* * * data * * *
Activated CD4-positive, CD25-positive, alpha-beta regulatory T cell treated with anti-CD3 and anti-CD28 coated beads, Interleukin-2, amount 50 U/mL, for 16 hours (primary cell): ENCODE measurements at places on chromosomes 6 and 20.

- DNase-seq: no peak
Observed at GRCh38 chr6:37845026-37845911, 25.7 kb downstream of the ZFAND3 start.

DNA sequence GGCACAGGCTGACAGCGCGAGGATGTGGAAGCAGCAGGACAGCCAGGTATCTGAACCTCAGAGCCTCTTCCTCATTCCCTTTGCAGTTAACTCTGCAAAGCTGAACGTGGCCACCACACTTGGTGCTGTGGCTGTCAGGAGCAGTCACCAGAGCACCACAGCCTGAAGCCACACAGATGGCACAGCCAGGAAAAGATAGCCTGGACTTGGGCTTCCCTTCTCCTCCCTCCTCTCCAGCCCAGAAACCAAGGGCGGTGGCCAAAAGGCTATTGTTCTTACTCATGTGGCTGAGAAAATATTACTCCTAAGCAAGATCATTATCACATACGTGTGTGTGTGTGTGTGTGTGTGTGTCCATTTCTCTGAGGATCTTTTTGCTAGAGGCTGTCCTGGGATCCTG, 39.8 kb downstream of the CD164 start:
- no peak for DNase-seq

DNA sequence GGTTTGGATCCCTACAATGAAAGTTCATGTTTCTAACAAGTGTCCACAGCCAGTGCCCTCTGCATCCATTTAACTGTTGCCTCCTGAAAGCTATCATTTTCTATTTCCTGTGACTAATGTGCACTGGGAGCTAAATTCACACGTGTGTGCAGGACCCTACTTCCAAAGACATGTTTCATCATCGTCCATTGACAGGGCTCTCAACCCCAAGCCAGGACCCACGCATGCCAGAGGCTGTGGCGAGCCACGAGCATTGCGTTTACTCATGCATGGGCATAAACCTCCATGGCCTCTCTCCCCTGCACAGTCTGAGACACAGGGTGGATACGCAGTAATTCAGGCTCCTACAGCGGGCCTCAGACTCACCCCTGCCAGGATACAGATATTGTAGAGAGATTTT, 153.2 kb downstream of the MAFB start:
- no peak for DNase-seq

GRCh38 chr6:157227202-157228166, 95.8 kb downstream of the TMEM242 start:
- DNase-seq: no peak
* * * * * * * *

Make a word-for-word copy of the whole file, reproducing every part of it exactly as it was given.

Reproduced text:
Activated CD4-positive, CD25-positive, alpha-beta regulatory T cell treated with anti-CD3 and anti-CD28 coated beads, Interleukin-2, amount 50 U/mL, for 16 hours (primary cell): ENCODE measurements at places on chromosomes 6 and 20.

- DNase-seq: no peak
Observed at GRCh38 chr6:37845026-37845911, 25.7 kb downstream of the ZFAND3 start.

DNA sequence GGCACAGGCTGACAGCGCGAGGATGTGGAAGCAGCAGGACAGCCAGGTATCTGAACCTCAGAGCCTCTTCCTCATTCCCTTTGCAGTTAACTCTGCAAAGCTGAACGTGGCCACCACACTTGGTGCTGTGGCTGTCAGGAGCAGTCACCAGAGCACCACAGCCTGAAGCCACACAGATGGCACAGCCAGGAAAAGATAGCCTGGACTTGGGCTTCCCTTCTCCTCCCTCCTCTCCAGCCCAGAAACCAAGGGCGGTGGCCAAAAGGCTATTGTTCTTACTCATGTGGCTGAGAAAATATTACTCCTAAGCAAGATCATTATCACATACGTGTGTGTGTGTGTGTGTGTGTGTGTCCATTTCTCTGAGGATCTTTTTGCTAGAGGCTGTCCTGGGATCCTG, 39.8 kb downstream of the CD164 start:
- no peak for DNase-seq

DNA sequence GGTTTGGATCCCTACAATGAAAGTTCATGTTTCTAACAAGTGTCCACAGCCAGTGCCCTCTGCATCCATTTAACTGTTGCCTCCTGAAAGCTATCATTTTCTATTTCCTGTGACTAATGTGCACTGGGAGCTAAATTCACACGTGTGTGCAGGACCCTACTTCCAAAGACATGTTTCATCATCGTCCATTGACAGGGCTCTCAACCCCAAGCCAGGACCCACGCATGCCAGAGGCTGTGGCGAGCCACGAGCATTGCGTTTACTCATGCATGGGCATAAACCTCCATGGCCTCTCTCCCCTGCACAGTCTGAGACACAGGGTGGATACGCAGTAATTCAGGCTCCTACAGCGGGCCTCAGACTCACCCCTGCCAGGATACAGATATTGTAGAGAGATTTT, 153.2 kb downstream of the MAFB start:
- no peak for DNase-seq

GRCh38 chr6:157227202-157228166, 95.8 kb downstream of the TMEM242 start:
- DNase-seq: no peak